Dallas-Area Woman Mauled to Death by Her Own Pit Bulls

Dallas-Area Woman Mauled to Death by Her Own Pit Bulls
A pit bull. (Gastongato/Public Domain)

IRVING, Texas—Police say a Dallas-area woman was mauled to death by her two pit bull terriers as she tried to feed them at a veterinary clinic where the dogs were in quarantine for a prior attack.

Irving police say 33-year-old Johana Villafane of Irving was pronounced dead Saturday at a Dallas hospital.

A police statement says Villafane was at the clinic Saturday morning, March 23, to feed the dogs and was in an exercise area when they attacked her.

The aggressive dogs prevented medical personnel from quickly reaching Villafane. A police officer shot and killed both animals and the woman was taken to a hospital where she died.

The statement didn’t describe the initial biting incident that led to the pit bulls being quarantined.

Research On Dog Bite Incidents

DogsBite.org says that “each day, about 1,000 U.S. citizens require emergency care treatment for serious dog bite injuries. Annually, about 9,500 citizens are hospitalized due to dog bite injuries.”

In a 13-year analysis, the website says that of 433 fatal dog attacks in the United States, pit bulls contributed to 66 percent, or 284 deaths.

Rottweilers, the second on the list, inflicted 10 percent of attacks that resulted in human death, the report says.

German shepherds accounted for 4.6 percent of fatal attacks.

Mixed-breed dogs accounted for 3.9 percent and the American bulldog was next at 3.5 percent, the report said.

The Mastiff and Bullmastiff accounted for 3.2 percent of deaths.

Last on the list were huskies, which accounted for 3 percent of fatal attacks.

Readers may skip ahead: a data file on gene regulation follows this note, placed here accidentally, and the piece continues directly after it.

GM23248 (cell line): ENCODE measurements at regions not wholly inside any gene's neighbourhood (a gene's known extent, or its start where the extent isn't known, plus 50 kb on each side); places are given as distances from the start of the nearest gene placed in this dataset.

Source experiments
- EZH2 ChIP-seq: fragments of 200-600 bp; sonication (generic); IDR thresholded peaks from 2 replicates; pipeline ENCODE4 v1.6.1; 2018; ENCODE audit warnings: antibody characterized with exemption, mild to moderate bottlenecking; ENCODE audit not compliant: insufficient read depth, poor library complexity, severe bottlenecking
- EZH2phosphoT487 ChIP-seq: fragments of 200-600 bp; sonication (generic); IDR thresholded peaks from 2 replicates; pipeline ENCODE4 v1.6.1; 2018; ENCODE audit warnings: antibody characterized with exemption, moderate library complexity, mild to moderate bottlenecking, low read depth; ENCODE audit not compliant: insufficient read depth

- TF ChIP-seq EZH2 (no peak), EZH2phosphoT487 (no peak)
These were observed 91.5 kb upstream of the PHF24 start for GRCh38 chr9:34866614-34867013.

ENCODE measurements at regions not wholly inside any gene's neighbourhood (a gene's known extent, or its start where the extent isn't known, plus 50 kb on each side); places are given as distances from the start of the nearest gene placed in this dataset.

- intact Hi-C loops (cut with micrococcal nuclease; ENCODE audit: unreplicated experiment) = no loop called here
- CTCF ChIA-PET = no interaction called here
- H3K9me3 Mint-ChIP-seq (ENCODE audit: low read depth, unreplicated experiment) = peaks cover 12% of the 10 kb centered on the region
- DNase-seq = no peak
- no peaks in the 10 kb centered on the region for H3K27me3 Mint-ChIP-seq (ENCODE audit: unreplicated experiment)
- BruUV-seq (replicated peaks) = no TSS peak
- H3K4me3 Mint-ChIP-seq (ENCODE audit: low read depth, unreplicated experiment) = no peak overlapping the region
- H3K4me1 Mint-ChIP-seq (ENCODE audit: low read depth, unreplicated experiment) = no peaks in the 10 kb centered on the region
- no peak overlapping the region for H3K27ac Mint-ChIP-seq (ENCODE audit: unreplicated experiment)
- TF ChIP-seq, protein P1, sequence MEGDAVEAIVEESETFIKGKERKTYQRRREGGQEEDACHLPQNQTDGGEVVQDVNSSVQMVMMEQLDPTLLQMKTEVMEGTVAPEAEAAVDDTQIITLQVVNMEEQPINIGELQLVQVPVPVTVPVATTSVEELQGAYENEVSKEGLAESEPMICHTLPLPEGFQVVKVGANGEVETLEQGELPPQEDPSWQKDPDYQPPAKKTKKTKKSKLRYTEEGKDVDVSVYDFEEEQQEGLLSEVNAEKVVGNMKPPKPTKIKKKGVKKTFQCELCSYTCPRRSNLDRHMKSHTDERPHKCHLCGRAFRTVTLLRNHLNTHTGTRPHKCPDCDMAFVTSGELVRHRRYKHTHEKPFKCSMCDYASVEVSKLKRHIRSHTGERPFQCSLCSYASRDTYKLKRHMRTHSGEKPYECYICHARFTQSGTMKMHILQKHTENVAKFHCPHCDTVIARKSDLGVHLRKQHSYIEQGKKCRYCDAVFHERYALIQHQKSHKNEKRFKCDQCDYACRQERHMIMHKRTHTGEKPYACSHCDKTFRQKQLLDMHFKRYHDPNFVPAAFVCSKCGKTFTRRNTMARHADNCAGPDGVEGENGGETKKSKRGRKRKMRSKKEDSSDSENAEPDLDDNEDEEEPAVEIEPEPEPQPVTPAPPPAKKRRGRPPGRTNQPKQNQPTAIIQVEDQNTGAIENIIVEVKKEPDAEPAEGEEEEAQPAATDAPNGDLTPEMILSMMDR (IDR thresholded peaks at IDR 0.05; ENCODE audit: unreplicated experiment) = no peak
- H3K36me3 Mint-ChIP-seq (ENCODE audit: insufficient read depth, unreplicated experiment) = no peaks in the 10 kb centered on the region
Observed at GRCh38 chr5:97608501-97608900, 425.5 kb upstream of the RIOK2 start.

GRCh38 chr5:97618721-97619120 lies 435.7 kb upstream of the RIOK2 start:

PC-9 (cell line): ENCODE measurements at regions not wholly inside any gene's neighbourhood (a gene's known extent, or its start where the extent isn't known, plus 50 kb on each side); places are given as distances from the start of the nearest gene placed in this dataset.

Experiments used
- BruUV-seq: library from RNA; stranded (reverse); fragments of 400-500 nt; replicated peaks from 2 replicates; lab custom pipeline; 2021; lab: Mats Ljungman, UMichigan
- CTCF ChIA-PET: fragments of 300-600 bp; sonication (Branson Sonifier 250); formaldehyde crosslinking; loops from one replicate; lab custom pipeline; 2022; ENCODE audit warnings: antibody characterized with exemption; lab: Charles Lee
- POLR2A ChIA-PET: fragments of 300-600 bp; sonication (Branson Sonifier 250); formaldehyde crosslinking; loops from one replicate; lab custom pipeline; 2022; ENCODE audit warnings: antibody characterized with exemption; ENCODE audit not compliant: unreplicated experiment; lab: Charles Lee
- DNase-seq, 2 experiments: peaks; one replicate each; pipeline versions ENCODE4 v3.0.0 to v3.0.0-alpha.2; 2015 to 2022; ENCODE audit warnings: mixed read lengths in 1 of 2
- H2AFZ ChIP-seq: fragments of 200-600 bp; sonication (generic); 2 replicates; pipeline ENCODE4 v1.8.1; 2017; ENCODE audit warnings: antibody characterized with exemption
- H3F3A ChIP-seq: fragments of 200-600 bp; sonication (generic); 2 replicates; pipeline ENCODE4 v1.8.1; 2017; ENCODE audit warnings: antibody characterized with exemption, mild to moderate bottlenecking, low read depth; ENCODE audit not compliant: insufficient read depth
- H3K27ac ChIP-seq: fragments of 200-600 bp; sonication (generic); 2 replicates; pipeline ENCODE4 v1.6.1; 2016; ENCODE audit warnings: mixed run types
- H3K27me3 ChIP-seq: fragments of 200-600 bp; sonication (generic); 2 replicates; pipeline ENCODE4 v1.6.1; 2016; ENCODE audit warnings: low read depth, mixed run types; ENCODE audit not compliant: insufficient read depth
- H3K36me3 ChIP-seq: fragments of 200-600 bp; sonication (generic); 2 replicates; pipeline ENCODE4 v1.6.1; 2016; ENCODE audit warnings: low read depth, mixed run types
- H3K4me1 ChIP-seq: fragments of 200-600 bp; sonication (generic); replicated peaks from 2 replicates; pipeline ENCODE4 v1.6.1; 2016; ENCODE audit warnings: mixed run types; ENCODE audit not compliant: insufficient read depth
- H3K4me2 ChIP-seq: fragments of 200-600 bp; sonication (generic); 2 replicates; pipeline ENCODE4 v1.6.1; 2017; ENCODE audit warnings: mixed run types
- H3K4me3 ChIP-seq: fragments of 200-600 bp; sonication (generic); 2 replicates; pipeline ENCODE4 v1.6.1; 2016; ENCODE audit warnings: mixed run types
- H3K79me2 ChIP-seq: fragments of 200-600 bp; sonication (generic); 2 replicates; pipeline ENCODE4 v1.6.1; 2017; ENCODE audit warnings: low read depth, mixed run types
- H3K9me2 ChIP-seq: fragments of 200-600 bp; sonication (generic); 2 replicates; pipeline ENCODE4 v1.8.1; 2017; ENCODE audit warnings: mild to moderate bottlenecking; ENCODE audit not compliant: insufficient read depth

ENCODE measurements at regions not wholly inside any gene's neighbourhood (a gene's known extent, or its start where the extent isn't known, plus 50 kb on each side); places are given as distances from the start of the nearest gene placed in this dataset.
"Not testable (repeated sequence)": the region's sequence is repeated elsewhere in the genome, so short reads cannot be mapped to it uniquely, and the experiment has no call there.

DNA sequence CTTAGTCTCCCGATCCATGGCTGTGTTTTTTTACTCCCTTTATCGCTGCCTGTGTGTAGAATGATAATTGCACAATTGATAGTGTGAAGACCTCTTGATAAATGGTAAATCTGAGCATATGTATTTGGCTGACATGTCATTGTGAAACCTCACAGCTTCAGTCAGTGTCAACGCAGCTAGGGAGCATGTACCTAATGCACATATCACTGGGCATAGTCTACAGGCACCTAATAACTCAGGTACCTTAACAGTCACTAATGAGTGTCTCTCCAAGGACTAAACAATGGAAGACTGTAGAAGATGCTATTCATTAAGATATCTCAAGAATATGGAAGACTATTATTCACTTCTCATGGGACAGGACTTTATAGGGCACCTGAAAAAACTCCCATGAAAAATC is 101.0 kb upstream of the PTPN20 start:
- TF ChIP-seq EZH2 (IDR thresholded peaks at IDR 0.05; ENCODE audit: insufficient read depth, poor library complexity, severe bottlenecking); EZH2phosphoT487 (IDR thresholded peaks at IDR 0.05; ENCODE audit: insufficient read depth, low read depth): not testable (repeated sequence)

The report compiled fatal dog attacks between 2005 and 2017, showing that 48 percent of the victims were children aged 9 or younger.

Do Animals Grieve Their Owners’ Death?

Animals don’t grieve the way humans beings mourn, but they do feel emotional when they sense things around them are not normal, according to The Nest.
“If an animal’s human companion suddenly disappears, it can be confusing, and can even lead to depression,” wrote Lisa McQuerrey.
Animals can form an emotional bond with their caretakers and can even go in search of them when they don’t find them around.
They can exhibit signs of grief by “acting out, demonstrating behavioral issues like destructive chewing, clawing or digging, or suddenly having accidents in the house. Exceptionally sensitive animals may hide, be unwilling to eat, interact or engage with other humans.”
Pets need care when their owner dies. In the United States, there are organizations that care for the pets after their owner dies.
An organization called Animal Friends has admitted 16,263 animals since 2006 that arrived after their owner died, according to the Post Gazette.

Pit Bulls

Pit bulls, and any dog deemed to look like one despite not having any pit-bull DNA, are the most prevalent in shelters (pdf). Dogs labeled as “pit bulls” spend more than three times longer in a shelter than similar-looking dogs not deemed pit bulls, reports the Washington Post. Many are among the 670,000 dogs euthanized each year, according to the ASPCA.

The Epoch Times Staff contributed to this report.

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